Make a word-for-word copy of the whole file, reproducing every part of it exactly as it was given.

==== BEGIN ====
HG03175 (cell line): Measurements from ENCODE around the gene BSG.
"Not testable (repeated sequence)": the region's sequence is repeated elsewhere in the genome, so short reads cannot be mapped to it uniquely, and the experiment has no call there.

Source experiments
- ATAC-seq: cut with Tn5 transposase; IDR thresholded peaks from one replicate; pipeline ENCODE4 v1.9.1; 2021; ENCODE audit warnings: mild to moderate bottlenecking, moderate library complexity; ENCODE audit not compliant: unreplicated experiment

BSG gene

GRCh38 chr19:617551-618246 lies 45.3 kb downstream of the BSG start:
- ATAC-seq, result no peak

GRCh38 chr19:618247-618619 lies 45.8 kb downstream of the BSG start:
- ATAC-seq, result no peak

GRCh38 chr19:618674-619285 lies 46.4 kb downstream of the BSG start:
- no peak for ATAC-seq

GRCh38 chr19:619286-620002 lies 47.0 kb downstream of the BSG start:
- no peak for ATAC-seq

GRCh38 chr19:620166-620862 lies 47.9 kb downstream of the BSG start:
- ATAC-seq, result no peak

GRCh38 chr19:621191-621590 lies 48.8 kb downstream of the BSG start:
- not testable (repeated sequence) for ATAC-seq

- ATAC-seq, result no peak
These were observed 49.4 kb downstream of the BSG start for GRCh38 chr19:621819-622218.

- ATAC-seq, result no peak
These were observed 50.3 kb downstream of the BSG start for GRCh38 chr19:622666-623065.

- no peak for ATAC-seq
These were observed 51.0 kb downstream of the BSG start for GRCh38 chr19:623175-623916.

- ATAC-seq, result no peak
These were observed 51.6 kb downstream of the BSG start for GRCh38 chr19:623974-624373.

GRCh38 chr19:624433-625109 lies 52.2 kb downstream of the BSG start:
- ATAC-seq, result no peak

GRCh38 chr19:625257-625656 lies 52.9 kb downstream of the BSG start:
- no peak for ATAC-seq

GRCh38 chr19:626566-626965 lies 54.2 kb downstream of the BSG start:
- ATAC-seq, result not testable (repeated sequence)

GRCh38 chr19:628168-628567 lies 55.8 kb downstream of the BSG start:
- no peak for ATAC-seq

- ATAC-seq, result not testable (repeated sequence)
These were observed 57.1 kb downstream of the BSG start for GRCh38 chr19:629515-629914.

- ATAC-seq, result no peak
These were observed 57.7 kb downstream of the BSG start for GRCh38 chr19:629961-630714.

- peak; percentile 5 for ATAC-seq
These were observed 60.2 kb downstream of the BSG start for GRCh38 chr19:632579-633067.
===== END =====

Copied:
HG03175 (cell line): Measurements from ENCODE around the gene BSG.
"Not testable (repeated sequence)": the region's sequence is repeated elsewhere in the genome, so short reads cannot be mapped to it uniquely, and the experiment has no call there.

Source experiments
- ATAC-seq: cut with Tn5 transposase; IDR thresholded peaks from one replicate; pipeline ENCODE4 v1.9.1; 2021; ENCODE audit warnings: mild to moderate bottlenecking, moderate library complexity; ENCODE audit not compliant: unreplicated experiment

BSG gene

GRCh38 chr19:617551-618246 lies 45.3 kb downstream of the BSG start:
- ATAC-seq, result no peak

GRCh38 chr19:618247-618619 lies 45.8 kb downstream of the BSG start:
- ATAC-seq, result no peak

GRCh38 chr19:618674-619285 lies 46.4 kb downstream of the BSG start:
- no peak for ATAC-seq

GRCh38 chr19:619286-620002 lies 47.0 kb downstream of the BSG start:
- no peak for ATAC-seq

GRCh38 chr19:620166-620862 lies 47.9 kb downstream of the BSG start:
- ATAC-seq, result no peak

GRCh38 chr19:621191-621590 lies 48.8 kb downstream of the BSG start:
- not testable (repeated sequence) for ATAC-seq

- ATAC-seq, result no peak
These were observed 49.4 kb downstream of the BSG start for GRCh38 chr19:621819-622218.

- ATAC-seq, result no peak
These were observed 50.3 kb downstream of the BSG start for GRCh38 chr19:622666-623065.

- no peak for ATAC-seq
These were observed 51.0 kb downstream of the BSG start for GRCh38 chr19:623175-623916.

- ATAC-seq, result no peak
These were observed 51.6 kb downstream of the BSG start for GRCh38 chr19:623974-624373.

GRCh38 chr19:624433-625109 lies 52.2 kb downstream of the BSG start:
- ATAC-seq, result no peak

GRCh38 chr19:625257-625656 lies 52.9 kb downstream of the BSG start:
- no peak for ATAC-seq

GRCh38 chr19:626566-626965 lies 54.2 kb downstream of the BSG start:
- ATAC-seq, result not testable (repeated sequence)

GRCh38 chr19:628168-628567 lies 55.8 kb downstream of the BSG start:
- no peak for ATAC-seq

- ATAC-seq, result not testable (repeated sequence)
These were observed 57.1 kb downstream of the BSG start for GRCh38 chr19:629515-629914.

- ATAC-seq, result no peak
These were observed 57.7 kb downstream of the BSG start for GRCh38 chr19:629961-630714.

- peak; percentile 5 for ATAC-seq
These were observed 60.2 kb downstream of the BSG start for GRCh38 chr19:632579-633067.